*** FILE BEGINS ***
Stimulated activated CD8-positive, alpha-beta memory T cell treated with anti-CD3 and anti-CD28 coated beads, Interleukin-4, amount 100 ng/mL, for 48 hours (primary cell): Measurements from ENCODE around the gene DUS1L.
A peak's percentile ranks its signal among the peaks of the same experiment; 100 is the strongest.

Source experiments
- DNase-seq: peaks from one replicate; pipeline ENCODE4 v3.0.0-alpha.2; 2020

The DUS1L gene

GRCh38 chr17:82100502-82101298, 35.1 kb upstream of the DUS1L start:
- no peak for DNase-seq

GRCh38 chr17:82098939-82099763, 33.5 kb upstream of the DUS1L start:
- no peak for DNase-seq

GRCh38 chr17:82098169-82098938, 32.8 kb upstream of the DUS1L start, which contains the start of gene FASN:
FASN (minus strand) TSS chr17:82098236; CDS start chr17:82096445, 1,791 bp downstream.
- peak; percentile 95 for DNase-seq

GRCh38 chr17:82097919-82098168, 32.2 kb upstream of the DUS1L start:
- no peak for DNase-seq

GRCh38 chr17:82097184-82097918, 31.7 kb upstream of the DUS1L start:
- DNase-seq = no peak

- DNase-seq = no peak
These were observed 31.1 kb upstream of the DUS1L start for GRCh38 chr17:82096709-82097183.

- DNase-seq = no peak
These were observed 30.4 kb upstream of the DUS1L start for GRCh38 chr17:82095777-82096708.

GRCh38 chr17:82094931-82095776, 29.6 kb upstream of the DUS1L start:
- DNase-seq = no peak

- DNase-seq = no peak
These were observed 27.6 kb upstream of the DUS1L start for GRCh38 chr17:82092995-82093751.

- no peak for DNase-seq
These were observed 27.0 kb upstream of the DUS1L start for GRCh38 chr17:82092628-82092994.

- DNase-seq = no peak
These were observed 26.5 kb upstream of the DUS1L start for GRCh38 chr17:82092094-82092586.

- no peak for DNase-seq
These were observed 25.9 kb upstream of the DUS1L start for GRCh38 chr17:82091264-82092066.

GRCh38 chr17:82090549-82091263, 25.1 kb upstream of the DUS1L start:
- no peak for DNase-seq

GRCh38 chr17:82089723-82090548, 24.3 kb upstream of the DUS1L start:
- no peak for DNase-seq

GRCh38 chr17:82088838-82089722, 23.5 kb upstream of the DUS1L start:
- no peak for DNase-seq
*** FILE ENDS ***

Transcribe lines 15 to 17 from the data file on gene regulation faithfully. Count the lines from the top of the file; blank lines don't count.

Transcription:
GRCh38 chr17:82097184-82097918, 31.7 kb upstream of the DUS1L start:
- DNase-seq = no peak

- DNase-seq = no peak